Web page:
"If you have Windows PCs on your home network and have no
pressing reason to use NFS (Network File System) support to share
files, then read no farther. NFS is actually more robust than
Samba, but it is also more complicated depending upon what features
"From a basic point of view, NFS and Samba are very similar.
Both have a client and server application. Both allow a server to
share files with clients. Both have clients and servers on almost
every platform. The big difference is the Windows PCs have
Samba-compatible clients and servers as part of their default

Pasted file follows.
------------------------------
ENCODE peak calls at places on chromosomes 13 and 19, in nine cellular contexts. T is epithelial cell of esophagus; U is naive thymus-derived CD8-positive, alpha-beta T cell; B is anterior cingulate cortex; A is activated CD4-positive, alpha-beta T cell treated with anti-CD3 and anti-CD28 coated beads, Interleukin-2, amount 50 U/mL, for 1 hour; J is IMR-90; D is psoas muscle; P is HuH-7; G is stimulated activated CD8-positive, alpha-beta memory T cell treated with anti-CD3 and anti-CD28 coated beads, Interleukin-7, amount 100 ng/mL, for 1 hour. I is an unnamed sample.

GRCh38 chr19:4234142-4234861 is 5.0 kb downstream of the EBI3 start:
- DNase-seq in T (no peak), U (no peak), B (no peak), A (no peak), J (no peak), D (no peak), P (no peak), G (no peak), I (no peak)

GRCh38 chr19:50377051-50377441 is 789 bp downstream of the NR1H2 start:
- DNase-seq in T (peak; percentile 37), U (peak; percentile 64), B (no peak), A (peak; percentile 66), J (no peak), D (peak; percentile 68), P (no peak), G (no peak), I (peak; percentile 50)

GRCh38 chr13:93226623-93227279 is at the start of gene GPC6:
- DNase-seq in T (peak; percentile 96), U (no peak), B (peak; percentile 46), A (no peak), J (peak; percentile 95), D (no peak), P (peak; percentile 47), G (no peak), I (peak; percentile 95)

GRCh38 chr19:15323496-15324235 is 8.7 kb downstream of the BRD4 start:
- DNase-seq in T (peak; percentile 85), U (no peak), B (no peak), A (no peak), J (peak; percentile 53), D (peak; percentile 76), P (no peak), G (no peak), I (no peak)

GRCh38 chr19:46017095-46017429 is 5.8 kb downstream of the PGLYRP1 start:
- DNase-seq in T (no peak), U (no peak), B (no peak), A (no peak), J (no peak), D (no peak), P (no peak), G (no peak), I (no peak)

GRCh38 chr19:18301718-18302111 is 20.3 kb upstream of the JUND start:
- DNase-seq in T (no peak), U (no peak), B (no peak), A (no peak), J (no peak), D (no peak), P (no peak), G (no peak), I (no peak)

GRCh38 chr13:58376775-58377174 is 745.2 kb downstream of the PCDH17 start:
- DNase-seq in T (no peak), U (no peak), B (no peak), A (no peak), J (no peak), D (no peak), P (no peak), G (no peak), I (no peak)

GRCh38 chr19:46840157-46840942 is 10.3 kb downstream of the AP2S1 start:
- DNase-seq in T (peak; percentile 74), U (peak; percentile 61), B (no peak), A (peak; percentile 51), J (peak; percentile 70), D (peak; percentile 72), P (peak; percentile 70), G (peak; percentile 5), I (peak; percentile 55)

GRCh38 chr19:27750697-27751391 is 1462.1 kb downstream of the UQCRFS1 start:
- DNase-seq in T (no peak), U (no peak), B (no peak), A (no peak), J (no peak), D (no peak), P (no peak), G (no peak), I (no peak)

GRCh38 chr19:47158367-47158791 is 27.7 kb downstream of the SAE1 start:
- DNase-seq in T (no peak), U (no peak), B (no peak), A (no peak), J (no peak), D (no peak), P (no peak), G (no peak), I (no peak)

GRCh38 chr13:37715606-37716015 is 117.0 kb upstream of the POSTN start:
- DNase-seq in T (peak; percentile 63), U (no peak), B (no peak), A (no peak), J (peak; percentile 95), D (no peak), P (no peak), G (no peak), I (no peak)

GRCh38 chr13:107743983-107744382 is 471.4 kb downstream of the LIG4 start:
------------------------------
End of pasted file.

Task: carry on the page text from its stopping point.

network support and Windows requires third party software to
support NFS. Conversely, UNIX systems usually come with and use NFS
by default with Samba being used to provide file sharing with
"Perhaps the biggest difference between NFS and Samba is that
NFS does not have the resource browser capability. This means that
an NFS client cannot poll a server to see what directories have
been exported. Samba clients do this using NetBIOS so it is
possible to determine what directories are being shared. NFS
requires the information be delivered by other means."
"This article covers the basics of NFS configuration. There are
a number of NFS HOWTOs and books on NFS that are good sources of
information in addition to the online manual pages for the
applications mentioned in this article. These should be used if
security is an issue."
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